The Netherlands Institute for the Near East

Nederlands Instituut voor het Nabije Oosten  -  Institut néerlandais du Proche-Orient

1 Feb 2015 Collection

“Elk meent zijn uil een valk te zijn”: mini restoration project

“Everyone considers their owl to be a falcon”. This old Dutch saying held a literal truth when scans showed that the falcon mummy in NINO's Böhl Collection is actually that of an owl. The bird mummy is undergoing restoration so that it can (briefly) be put on display.

The bird mummy in the Böhl Collection

The De Liagre Böhl Collection kept by NINO mainly consists of clay tablets, but there is a small subcollection of Egyptian antiquities. Among these is the mummy of a bird (inventory number LB 1355), a beautiful example of an animal mummy of the (Late Period or) Graeco-Roman Period, with decorative linnen wrappings. The head bears the markings of a holy falcon.

However, scans and X-rays made in 2009 at the Academisch Medisch Centrum, Amsterdam, have shown that the mummified remains are not those of a falcon, but consist of the head, body and wings of a barn owl (Tyto alba) and the legs of a second bird of unknown species.


At the preparations for the NINO jubilee exhibition in 2014, it became apparent that the condition of the bird mummy was not sufficient to be transported and exhibited. Instead a photograph was temporarily put on display.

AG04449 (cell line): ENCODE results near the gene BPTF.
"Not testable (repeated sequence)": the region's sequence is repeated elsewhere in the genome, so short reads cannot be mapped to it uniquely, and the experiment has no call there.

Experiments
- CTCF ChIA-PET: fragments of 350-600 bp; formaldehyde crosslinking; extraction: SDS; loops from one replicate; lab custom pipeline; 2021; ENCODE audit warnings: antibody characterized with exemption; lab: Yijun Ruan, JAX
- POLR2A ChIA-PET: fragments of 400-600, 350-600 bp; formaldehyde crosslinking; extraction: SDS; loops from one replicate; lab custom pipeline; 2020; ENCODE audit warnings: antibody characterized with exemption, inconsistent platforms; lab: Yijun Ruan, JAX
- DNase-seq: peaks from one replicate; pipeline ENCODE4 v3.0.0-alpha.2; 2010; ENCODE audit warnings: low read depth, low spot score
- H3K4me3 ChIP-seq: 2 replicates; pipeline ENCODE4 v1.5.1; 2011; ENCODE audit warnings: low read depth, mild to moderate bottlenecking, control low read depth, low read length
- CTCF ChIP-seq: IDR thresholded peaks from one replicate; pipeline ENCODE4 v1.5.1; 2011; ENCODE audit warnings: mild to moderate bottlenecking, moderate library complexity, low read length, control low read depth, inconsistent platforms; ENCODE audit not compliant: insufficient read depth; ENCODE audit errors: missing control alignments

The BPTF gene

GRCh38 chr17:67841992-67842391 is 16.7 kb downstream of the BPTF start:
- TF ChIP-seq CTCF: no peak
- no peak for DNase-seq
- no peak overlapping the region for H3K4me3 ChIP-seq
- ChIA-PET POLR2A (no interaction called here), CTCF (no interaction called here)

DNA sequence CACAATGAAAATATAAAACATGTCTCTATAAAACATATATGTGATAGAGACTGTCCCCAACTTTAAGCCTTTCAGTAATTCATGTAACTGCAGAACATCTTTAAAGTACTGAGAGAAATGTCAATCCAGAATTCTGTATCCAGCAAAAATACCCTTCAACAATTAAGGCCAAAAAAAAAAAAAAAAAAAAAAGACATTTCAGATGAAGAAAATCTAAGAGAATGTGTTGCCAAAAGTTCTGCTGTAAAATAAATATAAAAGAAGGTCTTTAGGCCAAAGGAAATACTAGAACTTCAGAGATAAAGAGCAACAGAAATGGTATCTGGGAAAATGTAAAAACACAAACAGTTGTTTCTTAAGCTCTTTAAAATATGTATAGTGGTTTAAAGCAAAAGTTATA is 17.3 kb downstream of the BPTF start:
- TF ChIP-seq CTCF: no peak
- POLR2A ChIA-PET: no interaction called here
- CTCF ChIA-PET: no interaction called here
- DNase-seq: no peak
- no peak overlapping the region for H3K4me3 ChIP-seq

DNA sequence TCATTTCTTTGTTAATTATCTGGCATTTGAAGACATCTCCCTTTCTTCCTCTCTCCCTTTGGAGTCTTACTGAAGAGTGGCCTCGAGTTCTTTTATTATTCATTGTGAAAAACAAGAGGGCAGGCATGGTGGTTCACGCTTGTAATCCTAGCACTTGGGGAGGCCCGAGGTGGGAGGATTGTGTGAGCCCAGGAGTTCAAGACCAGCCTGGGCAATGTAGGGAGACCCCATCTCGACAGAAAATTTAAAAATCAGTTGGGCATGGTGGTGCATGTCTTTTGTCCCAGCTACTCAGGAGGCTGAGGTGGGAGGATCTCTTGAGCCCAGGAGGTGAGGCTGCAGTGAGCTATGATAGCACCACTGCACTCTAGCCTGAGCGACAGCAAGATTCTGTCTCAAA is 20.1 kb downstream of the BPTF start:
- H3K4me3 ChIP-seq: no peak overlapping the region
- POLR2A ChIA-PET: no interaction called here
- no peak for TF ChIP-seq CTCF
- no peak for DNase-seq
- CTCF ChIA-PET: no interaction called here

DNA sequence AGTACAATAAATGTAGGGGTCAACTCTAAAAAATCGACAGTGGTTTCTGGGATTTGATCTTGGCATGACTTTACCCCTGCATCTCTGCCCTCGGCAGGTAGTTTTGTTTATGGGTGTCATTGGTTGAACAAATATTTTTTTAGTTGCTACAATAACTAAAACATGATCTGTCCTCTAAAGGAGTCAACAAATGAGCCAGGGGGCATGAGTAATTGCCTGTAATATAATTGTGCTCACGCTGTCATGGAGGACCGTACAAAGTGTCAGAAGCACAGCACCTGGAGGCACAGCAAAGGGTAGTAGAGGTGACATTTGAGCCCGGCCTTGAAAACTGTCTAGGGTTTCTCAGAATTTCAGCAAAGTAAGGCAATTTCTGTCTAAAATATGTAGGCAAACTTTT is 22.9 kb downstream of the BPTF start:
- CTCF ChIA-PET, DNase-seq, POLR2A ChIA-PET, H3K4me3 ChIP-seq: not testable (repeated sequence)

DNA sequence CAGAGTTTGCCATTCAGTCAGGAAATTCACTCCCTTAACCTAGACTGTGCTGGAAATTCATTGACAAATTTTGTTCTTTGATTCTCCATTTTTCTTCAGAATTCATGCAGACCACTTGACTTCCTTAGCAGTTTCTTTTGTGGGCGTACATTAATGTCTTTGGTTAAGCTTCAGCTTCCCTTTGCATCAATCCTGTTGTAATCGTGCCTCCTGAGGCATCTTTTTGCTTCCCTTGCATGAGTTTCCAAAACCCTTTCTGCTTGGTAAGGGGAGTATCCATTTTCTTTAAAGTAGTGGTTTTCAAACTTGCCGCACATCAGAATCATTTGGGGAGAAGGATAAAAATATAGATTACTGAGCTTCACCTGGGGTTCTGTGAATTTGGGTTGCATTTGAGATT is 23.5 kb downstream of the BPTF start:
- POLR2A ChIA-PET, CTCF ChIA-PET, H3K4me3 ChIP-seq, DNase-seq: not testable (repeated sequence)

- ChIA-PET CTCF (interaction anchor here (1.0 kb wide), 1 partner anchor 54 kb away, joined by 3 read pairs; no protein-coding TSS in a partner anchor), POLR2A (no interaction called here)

With financial help of a small number of Dutch (Egyptological) societies we were able to engage restorer Emmy de Groot (University of Amsterdam and freelance textile restoration). As the Böhl Collection was originally put together for the purpose of (university) education, the Department of Ancient Cultures of the Mediterranean World at Leiden University is involved as well.


Restoration of the bird mummy has taken place on 5 March 2015 at the National Museum of Antiquities' restoration workshop. Emmy de Groot gave presentations to two groups of Egyptology students.

The bird mummy is on display at the Museum (first floor, Ancient Near Eastern department) instead of its photograph starting from 17 March, until the closing date of the NINO jubilee exhibition, 3 May 2015.

A presentation of the results to a broader public was given on 17 March. At 15.00 hrs Drs. Esther Holwerda spoke on ancient Egyptian animal mummies, with special focus on our bird mummy.

Further documentation

Download the poster (in Dutch) for this mini-project as a pdf file.

View three scans (short videos) of the bird mummy on our Facebook page:

  1. Looking inside our bird mummy: underneath the elaborate wrappings, the contours of the mummified remains can be recognized.
  2. Looking through our bird mummy: wrappings and bones can be clearly distinguished.
  3. Looking inside our bird mummy: the bone structure.


The restoration of the bird mummy was made possible through contributions by

We thank the National Museum of Antiquities for kindly making their restoration workshop available!